A Christian nurse from South London has filed a lawsuit against her employer for discriminating her simply because she wore a cross when at work.

CBN News reported that 61-year-old Christian nurse Mary Onuoha felt she was "treated like a criminal" for wearing a necklace with a cross on it when she went to work at the Croydon University Hospital, which she was a part of for 18 years. Onuoha sued her bosses for allegedly intimidating her and forcing her out of her job.

"This has always been an attack on my faith. My cross has been with me for 40 years. It is part of me, and my faith, and it has never caused anyone any harm. All I have ever wanted is to be a nurse and to be true to my faith. I am a strong woman, but I have been treated like a criminal. I love my job, but I am not prepared to compromise my faith for it, and neither should other Christian NHS staff in this country," Onuoha said.

According to Onuoha, her superiors made her hide the small gold cross she wore or had it removed whenever they saw it. She said the cross represents her deep faith as a Christian and have worn it for 40 years. The lawsuit was filed by Christian Legal Center in behalf of Onuoha against the Croydon Health Services NHS Trust on the basis of victimization, harassment, constructive unfair dismissal, and direct and indirect discrimination.

Onuoha raised that she didn't encounter any problems in wearing the cross until six years ago when she was threatened with disciplinary action by her hospital superiors should she not take it off. The managers explained that the cross was a risk to health and safety and raised that it "must not be visible." Onuoha pointed out that she was the only one who experienced such a treatment in the hospital since other hospital members were allowed to wear their jewelry, hijabs, turbans, and saris. None of the managers asked the other staff to remove what they wore at work except her.

Onuoha then recalled that on August 2018 her supervisors reiterated their order to have her remove the cross and cited it as a violation of the hospital's Trust's Dress Code and Uniform Policy. The hospital managers repeated that it is a health risk to her and their patients.

However, Onuoha rebutted that it was the management team of the hospital that actually violated the said policy. She cited that the dress code in the said policy underscored the need for "sensitivity" when it comes to staff members' "religious" requirements in dressing. Onouha explained that she was required by management to wear lanyards that had no anti-strangle clasps. The policy said that wearing items on the neck was a "risk of injury of infection," pertaining to her necklace with a cross on it.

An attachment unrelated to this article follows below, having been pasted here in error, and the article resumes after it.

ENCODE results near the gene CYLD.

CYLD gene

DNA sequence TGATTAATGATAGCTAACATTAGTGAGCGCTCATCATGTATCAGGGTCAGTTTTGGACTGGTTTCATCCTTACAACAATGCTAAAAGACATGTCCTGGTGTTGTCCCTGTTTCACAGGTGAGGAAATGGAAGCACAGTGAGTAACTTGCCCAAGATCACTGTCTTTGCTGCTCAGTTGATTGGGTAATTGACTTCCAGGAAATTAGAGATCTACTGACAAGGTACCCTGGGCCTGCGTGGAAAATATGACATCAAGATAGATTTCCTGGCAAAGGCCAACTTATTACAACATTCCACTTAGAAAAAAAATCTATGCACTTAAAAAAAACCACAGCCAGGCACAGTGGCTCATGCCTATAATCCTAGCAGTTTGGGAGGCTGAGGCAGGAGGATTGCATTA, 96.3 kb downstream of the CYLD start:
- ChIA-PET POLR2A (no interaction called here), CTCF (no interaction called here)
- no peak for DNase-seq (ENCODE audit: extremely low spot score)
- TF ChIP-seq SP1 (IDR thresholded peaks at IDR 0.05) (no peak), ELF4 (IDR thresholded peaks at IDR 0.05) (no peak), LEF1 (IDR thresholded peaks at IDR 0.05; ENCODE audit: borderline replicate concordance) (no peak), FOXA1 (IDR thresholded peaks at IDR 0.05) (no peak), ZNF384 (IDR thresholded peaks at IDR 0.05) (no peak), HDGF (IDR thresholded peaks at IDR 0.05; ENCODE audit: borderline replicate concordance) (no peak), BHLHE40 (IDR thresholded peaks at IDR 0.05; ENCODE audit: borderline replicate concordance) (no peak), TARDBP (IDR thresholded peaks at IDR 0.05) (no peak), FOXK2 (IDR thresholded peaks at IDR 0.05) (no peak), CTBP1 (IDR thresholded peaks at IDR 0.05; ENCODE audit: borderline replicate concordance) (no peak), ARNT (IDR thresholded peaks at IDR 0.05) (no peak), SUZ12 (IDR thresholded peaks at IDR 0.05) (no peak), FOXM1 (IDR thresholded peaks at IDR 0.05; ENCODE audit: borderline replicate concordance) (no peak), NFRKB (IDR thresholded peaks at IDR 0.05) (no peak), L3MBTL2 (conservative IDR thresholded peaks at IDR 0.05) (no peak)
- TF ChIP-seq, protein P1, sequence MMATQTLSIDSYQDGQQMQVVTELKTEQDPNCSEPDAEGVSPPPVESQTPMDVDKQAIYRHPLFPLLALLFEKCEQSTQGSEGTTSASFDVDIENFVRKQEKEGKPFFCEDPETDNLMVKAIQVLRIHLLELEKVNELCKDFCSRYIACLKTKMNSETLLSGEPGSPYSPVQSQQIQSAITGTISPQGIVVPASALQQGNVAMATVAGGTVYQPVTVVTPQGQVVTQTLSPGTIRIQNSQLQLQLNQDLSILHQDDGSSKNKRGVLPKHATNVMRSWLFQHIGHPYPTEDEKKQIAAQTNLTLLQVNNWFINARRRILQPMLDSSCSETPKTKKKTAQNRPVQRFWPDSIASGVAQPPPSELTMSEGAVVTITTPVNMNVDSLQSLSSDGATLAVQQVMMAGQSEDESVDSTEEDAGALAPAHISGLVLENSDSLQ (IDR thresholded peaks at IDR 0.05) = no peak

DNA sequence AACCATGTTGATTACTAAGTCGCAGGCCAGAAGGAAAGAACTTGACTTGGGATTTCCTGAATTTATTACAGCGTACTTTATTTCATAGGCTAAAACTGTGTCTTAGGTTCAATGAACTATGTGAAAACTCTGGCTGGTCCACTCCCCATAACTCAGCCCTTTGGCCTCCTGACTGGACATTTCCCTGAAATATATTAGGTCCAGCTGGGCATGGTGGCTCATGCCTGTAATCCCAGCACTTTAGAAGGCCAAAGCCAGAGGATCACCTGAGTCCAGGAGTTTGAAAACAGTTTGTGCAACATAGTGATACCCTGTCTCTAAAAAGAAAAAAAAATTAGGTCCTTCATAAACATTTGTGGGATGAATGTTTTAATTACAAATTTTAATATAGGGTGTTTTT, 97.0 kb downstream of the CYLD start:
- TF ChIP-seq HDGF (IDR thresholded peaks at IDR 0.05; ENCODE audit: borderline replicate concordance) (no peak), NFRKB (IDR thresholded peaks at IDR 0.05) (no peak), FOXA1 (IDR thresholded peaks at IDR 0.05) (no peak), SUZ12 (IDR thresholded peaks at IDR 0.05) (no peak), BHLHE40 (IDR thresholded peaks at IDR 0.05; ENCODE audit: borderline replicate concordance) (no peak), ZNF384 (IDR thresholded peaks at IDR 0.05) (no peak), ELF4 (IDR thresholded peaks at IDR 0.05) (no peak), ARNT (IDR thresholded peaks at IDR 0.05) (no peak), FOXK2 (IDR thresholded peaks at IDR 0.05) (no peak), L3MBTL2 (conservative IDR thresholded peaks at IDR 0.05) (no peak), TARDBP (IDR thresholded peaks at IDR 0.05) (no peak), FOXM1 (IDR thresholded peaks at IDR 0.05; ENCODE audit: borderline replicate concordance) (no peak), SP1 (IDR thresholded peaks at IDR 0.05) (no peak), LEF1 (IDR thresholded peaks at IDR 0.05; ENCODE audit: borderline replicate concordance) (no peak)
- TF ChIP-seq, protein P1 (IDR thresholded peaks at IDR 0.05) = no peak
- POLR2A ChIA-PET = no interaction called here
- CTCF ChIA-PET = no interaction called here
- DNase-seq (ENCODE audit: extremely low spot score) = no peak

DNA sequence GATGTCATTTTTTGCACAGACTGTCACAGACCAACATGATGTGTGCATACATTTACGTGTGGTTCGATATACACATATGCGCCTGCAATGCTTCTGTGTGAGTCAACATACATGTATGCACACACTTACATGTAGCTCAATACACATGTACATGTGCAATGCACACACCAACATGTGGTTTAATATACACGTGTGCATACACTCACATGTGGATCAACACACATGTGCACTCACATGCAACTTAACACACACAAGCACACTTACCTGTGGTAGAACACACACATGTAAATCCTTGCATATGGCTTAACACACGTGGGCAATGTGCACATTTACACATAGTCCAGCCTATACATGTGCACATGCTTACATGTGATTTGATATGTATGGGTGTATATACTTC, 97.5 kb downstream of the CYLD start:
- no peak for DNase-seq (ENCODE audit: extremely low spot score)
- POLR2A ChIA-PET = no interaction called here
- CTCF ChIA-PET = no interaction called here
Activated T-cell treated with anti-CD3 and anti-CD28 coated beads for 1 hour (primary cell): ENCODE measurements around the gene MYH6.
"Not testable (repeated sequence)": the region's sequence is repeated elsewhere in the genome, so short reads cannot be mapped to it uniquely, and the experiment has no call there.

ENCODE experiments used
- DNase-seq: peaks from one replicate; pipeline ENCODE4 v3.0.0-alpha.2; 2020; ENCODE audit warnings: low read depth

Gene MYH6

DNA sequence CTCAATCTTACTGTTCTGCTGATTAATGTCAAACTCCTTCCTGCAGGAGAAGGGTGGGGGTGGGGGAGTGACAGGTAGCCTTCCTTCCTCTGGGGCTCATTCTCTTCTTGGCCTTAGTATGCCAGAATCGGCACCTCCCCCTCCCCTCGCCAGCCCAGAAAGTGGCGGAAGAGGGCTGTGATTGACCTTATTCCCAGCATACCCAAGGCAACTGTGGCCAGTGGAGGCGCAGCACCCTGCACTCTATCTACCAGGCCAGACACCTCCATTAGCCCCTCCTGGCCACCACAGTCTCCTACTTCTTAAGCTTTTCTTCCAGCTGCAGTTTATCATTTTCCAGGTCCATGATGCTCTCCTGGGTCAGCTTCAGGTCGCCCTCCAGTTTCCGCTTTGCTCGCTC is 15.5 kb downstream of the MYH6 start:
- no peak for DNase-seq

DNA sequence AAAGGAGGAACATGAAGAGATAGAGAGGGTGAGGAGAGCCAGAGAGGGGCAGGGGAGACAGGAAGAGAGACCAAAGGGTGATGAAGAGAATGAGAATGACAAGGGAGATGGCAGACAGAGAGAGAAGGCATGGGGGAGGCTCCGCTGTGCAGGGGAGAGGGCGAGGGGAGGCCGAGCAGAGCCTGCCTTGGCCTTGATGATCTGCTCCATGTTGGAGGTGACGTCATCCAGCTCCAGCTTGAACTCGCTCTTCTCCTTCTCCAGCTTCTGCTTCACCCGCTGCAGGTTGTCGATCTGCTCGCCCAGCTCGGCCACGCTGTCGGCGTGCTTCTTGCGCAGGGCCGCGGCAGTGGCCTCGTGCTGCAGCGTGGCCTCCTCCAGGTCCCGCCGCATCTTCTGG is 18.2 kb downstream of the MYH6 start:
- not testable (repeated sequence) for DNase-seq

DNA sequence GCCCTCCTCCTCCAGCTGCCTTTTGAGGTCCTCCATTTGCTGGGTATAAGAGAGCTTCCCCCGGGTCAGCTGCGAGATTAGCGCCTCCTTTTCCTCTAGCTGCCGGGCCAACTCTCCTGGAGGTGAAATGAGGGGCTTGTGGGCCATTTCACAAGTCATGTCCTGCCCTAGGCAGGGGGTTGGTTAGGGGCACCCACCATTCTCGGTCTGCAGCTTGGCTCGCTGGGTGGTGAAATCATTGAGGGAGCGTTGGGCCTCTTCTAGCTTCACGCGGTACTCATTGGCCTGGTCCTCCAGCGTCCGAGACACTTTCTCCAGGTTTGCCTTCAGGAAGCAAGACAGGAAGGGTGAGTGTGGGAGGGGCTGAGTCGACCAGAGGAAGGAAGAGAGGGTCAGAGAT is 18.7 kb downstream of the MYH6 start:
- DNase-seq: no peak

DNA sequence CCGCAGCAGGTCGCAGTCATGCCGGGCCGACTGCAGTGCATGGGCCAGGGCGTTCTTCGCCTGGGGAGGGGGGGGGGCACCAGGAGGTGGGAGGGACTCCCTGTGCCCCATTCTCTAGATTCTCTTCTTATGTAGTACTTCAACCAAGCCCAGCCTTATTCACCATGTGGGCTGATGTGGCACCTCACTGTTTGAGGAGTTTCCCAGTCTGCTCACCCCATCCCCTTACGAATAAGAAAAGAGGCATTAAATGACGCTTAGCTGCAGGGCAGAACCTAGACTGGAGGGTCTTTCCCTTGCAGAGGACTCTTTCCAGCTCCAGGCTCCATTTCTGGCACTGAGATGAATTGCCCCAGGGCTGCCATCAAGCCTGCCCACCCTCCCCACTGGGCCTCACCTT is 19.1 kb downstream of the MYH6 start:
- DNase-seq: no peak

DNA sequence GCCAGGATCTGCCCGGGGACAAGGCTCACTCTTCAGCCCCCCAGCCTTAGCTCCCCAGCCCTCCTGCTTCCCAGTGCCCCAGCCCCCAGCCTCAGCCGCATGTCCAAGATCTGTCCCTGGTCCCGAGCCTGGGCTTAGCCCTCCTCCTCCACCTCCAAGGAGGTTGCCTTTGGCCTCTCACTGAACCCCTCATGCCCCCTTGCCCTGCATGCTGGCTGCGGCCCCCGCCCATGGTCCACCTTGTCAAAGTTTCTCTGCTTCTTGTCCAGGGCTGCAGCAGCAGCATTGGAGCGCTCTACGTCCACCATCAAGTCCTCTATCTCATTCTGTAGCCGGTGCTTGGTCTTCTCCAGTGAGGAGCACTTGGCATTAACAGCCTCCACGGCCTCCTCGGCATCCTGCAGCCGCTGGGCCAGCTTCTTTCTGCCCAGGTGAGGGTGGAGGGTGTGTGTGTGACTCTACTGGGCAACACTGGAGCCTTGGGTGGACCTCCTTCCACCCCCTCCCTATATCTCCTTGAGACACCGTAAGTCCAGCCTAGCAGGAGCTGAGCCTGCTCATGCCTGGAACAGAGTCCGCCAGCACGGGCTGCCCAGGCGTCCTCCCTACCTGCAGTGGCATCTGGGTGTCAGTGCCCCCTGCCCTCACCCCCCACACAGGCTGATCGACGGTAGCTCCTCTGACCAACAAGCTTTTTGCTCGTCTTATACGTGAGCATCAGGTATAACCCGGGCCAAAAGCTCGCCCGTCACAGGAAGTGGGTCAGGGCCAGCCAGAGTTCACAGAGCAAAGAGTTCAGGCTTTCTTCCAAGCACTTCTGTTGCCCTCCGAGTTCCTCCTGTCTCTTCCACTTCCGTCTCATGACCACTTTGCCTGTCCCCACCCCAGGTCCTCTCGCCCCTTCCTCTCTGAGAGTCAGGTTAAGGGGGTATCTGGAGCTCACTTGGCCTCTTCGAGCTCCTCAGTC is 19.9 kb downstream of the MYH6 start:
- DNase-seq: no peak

"The Trust welcomes the variety of appearances brought by individual styles, choices and religious requirements regarding dress; this will be treated sensitively and will be agreed on an individual basis with the Manager and Trust and must conform to health, safety and security regulations, infection prevention and control and moving and handling guidelines. The wearing of saris, turbans, kirpan, skullcaps, hijabs, kippahs and clerical collars arising from particular cultural/religious norms are seen as part of welcoming diversity," the hospital's dress code read.

Since Onuoha refused to obey their orders, she was demoted as a receptionist after being moved in various administrative roles with the order that she is to keep silent regarding the actual reason for her change in designation and roles. Onuoha claimed that this humiliated her and took an emotional toll on her and eventually led her to resign in August 2020.

The Daily Mail said the Croydon Employment Tribunal has began hearing Onuoha's claims against the Croydon University Hospital on Tuesday with the presentation of evidence on the case. Christian Legal Centre lawyers argued that the hospital's policy has violated her religious freedom as stated in the European Convention of Human Rights and Equality Act Article 9.